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Expert: Don't let fear of needles keep you from getting COVID-19 vaccine

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A fear of needles — whether the instrument itself, the sensation of the prick, or the reaction post shot — is not uncommon, and as more individuals become eligible for the COVID-19 vaccine, experts are encouraging those with a phobia to prepare themselves for the experience.

Jessica Wadium

Jessica Wadium

Jessica Wadium, certified child life specialist for Mayo Clinic Health System, says both youth and adults can struggle mentally and physically with receiving injections, and while older individuals may feel embarrassed, there is no shame in feeling unease.

Adults may have skipped their annual flu shots due to their needle fear, and are perhaps tempted to forgo the COVID-19 vaccine for the same reason. However, the potentially life-saving effects of the vaccine make it imperative to receive.

The coronavirus is overwhelming on multiple levels, Wadium says, bringing a host of emotions and fears. People have been sacrificing socialization, travel and other freedoms for the duration of the pandemic, and Wadium encourages individuals to look at the “big scheme of things,” recognizing all they have overcome and viewing the vaccination as a small action in comparison.

That is not to minimize the very real fears some have, Wadium stresses. Fears shouldn’t be ignored but rather handled in the healthiest and most effective way possible.

Needle phobias can manifest differently dependent on the individual, generally in a manner of fight, flight, or freeze, Wadium explains. Some become nervous, jittery, on edge and hyper-aware of their surroundings. Others shut down. These are natural ways the body responds to a threat, Wadium says, and what techniques or practices will offer someone relief will vary.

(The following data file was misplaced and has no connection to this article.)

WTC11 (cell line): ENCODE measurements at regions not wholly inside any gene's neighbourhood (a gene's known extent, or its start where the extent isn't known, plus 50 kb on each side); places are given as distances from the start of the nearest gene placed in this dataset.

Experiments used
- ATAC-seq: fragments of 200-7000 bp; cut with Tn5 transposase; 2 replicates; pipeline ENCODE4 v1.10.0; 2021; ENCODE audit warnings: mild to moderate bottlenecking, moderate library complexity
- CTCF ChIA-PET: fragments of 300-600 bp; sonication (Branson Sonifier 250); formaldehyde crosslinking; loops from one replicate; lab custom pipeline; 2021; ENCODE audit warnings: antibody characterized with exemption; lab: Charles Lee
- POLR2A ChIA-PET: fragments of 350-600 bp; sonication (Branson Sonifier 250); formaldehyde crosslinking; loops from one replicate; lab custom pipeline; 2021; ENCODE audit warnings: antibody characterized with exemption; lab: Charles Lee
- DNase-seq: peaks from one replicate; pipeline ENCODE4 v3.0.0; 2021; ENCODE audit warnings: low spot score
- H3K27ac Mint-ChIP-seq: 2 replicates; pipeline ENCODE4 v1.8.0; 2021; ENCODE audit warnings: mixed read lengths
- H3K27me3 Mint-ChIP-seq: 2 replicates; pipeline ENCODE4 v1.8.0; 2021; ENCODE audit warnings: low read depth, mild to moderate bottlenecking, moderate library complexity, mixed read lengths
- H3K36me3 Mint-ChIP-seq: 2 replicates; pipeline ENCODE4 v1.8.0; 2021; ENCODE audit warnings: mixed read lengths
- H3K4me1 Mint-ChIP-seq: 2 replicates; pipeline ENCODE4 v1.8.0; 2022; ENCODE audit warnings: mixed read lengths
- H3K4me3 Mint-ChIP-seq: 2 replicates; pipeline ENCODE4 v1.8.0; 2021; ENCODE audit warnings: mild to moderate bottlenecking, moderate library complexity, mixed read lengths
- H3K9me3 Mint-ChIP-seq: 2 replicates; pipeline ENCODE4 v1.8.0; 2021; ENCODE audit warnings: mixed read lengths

Here, Wadium offers tips for coping with needle phobia:

  • Decide if you prefer to watch the injection or be distracted. Some prefer the sense of control that comes with seeing exactly what is going on, while others may benefit from watching a video or talking to someone on their phone during the prep and process. Pulling out your phone is perfectly fine, Wadium says, as “the medical team would much rather have you calm” than upset.
  • Take deep breaths and relax your muscles. Stiffening your arm can increase pain.
  • Focus on one thing at a time. Concentrate on getting through the injection before allowing yourself to worry about potential side effects.
  • Ask the nurse to outline the entire process of your inoculation, or have them talk you through each action as it occurs.
  • Voice your preferences. Feel free to request things like a countdown to the prick, or let them know you prefer to lie down right away after. “They want to work with you,” Wadium says.
  • For youth, once eligible for the vaccine, consider “comfort positioning” where the parent has their child on their lap.
  • Reward yourself with something small after your appointment. Having an incentive can help you stay focused and willing.

For more information on the COVID-19 vaccine, visit or

Emily Pyrek can be reached at


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